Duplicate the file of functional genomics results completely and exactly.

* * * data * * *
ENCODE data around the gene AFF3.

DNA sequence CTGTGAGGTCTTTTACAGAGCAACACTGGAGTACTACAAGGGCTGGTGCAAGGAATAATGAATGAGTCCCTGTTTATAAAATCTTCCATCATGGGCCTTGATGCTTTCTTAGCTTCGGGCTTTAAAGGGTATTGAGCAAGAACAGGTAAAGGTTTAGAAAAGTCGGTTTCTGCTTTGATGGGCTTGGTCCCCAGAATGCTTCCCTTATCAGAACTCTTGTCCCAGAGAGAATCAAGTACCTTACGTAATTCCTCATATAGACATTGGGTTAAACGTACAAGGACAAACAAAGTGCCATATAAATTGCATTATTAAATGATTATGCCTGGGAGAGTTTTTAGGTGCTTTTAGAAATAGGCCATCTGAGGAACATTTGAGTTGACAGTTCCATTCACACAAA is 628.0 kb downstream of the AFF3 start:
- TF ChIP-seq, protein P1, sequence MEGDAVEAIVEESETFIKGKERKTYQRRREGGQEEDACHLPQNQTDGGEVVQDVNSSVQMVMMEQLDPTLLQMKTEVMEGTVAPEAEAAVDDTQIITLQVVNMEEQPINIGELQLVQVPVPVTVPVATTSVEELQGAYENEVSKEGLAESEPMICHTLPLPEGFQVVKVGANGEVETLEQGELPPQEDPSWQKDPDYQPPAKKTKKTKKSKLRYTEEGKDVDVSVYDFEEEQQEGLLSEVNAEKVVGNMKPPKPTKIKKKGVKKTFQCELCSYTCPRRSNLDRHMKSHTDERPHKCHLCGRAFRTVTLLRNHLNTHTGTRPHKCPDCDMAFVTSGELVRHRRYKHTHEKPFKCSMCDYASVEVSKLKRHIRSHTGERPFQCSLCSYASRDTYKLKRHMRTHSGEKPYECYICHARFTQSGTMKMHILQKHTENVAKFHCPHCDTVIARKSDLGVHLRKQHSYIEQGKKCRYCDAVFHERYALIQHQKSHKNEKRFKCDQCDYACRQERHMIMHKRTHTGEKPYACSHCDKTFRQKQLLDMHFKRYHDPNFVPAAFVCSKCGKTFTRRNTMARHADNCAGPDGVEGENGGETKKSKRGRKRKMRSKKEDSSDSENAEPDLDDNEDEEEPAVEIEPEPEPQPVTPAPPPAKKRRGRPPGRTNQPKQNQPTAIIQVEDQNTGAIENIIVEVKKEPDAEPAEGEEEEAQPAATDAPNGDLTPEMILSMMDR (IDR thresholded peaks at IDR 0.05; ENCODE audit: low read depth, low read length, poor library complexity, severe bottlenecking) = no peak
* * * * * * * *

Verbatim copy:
ENCODE data around the gene AFF3.

DNA sequence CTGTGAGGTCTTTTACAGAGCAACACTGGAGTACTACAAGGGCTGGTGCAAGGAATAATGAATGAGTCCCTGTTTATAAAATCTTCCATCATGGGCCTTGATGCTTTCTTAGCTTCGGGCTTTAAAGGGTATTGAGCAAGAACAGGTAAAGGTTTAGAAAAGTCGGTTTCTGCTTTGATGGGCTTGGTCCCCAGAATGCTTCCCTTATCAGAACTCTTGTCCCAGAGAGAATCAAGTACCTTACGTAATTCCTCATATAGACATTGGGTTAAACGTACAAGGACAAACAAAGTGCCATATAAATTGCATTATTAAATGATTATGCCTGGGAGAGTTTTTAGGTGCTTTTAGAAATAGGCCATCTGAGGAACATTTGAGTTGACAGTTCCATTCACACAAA is 628.0 kb downstream of the AFF3 start:
- TF ChIP-seq, protein P1, sequence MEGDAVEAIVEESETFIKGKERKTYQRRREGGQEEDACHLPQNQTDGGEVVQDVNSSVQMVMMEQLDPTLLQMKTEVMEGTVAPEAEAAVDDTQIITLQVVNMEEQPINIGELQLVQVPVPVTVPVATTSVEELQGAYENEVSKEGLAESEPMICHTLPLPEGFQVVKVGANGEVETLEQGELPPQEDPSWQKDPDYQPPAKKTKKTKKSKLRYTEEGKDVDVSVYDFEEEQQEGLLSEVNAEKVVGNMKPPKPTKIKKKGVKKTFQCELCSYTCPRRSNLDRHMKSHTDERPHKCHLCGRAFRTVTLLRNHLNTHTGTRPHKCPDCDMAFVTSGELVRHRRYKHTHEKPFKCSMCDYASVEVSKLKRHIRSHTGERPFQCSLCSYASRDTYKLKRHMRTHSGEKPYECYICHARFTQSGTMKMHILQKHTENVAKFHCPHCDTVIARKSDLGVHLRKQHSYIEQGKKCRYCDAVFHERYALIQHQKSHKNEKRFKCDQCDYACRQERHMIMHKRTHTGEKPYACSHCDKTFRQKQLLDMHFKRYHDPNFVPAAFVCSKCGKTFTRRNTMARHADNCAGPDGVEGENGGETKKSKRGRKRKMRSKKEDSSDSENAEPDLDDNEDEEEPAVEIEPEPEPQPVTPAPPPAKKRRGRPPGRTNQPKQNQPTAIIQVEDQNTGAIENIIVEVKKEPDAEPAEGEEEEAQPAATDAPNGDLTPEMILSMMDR (IDR thresholded peaks at IDR 0.05; ENCODE audit: low read depth, low read length, poor library complexity, severe bottlenecking) = no peak